It’s the middle of September, kids are back in school, I’m well into teaching the second essay of the semester and reminded everyone of the Fall break; along the docks in Deltaville, some folks are already taking their boats out of the water while I met one couple from Germany who are already scouting marinas to pull in for the winter. Football is underway, baseball is winding down, and I received the annual European Deli Christmas catalogue filled with beautiful tins loaded with German chocolates. Autumn arrives in ten days, and to mark the change, at least for me here along the river, most of the osprey have already left for South America, I’ve seen a couple of eagles return, and last night a few flocks of geese arrived, settling in the duck pond since the corn and soybean have yet to be harvested.
I can relate to Jay Gatsby: “Summer is almost gone. Makes you want to reach out and hold it back.” I used to resist leaving summer with all my mental energy I could summon. I often thought I should, at the first sign of a falling leaf, hightail it to Monserrat or St. Croix.
The irony of my life is I have thrived on change and various experiences for four decades, and yet I don’t really do well at all with change, in particular, seasonal. Spring into Summer isn’t so bad since there’s something about Summer that calls to me. I like listening to baseball on the radio, swimming in the ocean while I can hear kids calling to each other, playing games, and music drifting down from beach blankets, salt water, waves. Winter to Spring is beautiful; I start thinking about planting here at Aerie, flowers and vegetables; I look forward to the buds and new growth, the return of so much wildlife. Dead of Winter, however, the post-holiday time, can be a bear. Fall is an odd combination of perfect weather and scenery which I’ve always loved, especially when I lived in New England and western New York, but it carries the slow erosion of life, the increased layers of clothes make me realize I need to “protect” myself against nature instead of experience her. I am not a fan of Autumn almost as much as I love it.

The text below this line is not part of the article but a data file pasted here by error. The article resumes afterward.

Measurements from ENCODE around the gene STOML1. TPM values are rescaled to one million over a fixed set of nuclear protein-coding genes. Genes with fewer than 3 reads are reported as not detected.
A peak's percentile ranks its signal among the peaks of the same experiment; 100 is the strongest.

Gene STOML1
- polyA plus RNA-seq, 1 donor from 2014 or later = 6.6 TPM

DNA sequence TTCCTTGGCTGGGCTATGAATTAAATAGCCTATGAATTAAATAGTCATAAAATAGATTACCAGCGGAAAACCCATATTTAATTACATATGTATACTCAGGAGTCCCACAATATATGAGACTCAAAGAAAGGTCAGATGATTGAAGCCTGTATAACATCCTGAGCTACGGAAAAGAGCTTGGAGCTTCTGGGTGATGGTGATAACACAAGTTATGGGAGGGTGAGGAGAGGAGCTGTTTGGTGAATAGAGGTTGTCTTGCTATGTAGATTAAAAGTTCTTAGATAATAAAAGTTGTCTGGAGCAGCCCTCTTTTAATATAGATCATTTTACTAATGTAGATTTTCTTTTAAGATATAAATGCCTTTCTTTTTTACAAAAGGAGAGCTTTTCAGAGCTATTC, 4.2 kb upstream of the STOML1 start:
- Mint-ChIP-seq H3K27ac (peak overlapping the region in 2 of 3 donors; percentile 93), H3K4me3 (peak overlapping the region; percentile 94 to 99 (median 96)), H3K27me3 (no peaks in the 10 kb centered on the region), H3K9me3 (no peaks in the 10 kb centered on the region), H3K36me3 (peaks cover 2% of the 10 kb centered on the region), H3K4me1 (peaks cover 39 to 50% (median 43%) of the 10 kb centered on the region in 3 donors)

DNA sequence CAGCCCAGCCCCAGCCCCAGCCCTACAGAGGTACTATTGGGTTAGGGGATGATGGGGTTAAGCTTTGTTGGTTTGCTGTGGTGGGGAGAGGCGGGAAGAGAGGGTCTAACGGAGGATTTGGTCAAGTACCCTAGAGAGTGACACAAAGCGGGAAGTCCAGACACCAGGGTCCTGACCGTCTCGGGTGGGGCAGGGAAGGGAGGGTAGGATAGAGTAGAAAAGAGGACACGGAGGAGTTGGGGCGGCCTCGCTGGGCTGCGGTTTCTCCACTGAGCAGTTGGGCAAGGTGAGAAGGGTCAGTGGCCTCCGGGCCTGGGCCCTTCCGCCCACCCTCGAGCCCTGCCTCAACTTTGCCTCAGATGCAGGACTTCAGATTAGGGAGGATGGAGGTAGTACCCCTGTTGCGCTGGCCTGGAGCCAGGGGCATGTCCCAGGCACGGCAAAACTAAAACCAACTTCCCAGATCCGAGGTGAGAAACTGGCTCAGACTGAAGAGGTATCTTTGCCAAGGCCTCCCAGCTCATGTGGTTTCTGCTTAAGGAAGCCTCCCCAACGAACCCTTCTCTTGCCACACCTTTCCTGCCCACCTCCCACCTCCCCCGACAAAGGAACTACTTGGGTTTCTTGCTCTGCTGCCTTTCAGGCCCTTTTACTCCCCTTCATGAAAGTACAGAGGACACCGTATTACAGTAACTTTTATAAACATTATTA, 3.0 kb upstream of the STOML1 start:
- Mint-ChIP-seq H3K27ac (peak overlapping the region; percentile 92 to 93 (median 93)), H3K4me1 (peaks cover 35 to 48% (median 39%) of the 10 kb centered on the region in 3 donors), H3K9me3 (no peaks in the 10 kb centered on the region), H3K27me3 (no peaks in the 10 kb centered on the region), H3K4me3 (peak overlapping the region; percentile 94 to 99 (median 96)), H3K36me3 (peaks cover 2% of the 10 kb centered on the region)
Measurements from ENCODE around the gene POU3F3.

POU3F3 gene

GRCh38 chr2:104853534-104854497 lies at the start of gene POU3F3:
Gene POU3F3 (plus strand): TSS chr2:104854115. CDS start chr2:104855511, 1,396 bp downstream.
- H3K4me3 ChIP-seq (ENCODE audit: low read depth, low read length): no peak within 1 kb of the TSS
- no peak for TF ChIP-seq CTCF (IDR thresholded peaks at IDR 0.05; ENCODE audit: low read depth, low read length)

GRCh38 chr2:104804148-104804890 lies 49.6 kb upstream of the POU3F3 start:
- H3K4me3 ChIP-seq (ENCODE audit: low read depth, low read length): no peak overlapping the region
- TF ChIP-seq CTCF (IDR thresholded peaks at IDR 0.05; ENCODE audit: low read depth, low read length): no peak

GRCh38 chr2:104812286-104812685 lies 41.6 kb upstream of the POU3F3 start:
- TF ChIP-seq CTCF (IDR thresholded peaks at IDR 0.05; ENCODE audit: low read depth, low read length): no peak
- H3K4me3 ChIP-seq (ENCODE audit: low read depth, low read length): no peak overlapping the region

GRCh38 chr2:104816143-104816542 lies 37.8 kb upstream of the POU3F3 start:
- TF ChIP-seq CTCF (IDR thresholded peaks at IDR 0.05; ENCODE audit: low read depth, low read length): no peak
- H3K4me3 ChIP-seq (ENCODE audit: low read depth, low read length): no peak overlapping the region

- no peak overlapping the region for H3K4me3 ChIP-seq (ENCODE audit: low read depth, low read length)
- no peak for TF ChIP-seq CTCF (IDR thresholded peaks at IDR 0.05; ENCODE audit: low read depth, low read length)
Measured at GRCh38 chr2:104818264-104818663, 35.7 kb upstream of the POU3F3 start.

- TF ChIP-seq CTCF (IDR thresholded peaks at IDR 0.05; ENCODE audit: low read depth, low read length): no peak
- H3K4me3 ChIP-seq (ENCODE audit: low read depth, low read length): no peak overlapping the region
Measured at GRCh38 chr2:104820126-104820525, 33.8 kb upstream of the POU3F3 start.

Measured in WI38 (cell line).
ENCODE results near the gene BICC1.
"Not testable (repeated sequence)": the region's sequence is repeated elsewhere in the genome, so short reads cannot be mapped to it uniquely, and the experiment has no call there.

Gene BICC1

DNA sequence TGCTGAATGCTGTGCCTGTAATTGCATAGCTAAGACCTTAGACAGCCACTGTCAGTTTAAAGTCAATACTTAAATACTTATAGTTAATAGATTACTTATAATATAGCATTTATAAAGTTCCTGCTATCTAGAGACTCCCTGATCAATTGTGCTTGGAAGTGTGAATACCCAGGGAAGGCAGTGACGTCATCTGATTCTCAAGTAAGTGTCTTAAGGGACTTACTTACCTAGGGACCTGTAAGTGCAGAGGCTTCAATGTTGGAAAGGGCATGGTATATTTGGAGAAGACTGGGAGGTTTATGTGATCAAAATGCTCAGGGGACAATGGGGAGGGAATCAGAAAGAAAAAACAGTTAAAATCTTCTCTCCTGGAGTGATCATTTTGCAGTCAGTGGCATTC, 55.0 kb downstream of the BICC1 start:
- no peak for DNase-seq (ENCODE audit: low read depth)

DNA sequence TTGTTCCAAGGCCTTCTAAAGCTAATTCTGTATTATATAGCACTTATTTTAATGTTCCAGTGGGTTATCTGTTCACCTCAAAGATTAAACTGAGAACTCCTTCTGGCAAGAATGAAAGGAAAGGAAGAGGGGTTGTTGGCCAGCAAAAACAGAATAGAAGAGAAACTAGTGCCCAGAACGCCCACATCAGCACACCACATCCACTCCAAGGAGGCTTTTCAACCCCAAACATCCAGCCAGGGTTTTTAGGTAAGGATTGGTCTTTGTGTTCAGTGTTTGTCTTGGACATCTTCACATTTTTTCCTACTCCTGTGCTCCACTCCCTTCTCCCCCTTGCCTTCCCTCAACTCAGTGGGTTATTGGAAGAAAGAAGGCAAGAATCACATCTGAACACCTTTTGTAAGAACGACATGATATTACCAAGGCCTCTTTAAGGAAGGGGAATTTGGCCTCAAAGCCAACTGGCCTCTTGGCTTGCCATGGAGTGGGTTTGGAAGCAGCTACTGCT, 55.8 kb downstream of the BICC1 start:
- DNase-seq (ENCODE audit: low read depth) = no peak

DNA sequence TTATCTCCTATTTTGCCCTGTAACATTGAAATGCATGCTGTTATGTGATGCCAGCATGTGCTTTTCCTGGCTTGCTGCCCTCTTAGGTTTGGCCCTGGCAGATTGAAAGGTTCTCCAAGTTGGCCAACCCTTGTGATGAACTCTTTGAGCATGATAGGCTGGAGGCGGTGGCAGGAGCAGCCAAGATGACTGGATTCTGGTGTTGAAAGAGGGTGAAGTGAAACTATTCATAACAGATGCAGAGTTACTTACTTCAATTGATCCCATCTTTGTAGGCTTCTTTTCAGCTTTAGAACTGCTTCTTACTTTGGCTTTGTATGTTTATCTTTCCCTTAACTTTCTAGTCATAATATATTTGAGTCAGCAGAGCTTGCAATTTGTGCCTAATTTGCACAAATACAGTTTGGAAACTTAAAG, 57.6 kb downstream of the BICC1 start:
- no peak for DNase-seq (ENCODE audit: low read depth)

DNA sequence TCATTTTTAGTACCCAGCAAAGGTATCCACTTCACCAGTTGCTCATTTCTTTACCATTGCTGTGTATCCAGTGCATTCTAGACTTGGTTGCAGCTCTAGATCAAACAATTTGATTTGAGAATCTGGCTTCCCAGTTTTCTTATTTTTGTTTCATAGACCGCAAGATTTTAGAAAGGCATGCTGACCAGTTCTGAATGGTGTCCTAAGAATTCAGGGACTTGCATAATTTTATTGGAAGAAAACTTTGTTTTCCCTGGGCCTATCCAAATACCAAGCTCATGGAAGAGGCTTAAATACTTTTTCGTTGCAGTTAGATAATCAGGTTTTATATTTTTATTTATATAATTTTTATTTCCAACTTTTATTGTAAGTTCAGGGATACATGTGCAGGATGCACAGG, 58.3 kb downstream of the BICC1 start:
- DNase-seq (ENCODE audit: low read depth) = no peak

Also, my fourth quarter has started. I wish that I could slow the whole thing down.
It was dusk, the western sky almost purple in its last moment of a long day, and I could hear the geese before they came into sight over the trees, a few dozen of them. I stood still watching them pass directly above then bank to the northeast ever so slightly when they saw the unplowed field, and I could see them settle beyond the eastern tree line to a pond which runs a ways along the river. Yes, it is autumn. Soon the field will be harvested and they will settle there, hundreds of them, sometimes thousands.
And yet, as a college professor for thirty some odd years, this is the time of beginnings, of starting over and “having another shot at it.” Everything takes on a tinge of newness, from young students with wide eyes wondering where their next class is, to throwing out last semester’s lessons that didn’t work well and replacing them with new ideas, new approaches. I just completed the final page proofs of a book that comes out in Spring, which will help pull me through winter with anticipation and excitement. The seasons’ relevance is directly tied to our lives and how we live them. I could see the geese and realize it won’t be long before I don’t need to mow the lawn or weed, before the dormant trees allow me to see more sky, and the bugs, well, the bugs are simply gone, thank God.
That’s called “spin,” by the way. I’ve mastered the art of spin.
So let’s be blunt. I love autumn, but I’ve grown weary of the passing of time, or, better said, how I spend the passing of time. I was good at it during my second quarter, and to a lesser degree, the third quarter. So with one quarter left and having the experience of 244 seasons, I’ve changed my game plan. I’m not resisting the change as much as riding it like the geese who catch a draft from the west and glide for miles to the pond, not pushing back once, not needing to push back even one time.
If things aren’t going well, whether from this crazy world we’re renting for a while or from some internal misfire, I remember Neil Diamond: “I’ve been this way before and I’m sure to be this way again.” And I remember my plans to travel and experience: Ohio. Florida. Utah. Russia again. Perhaps Prague.
And most notably, the river, right here, where the water is still warm but not for long, and if we push out and paddle upstream into some of the inlets, we can see the changing wildlife, the flocks of starlings and the rafts of ducks most common once summer’s lease has expired.
And when it sometimes becomes a bit too much to bear, I’ll remember the words of Nick Calloway: “There’ll be other summers.”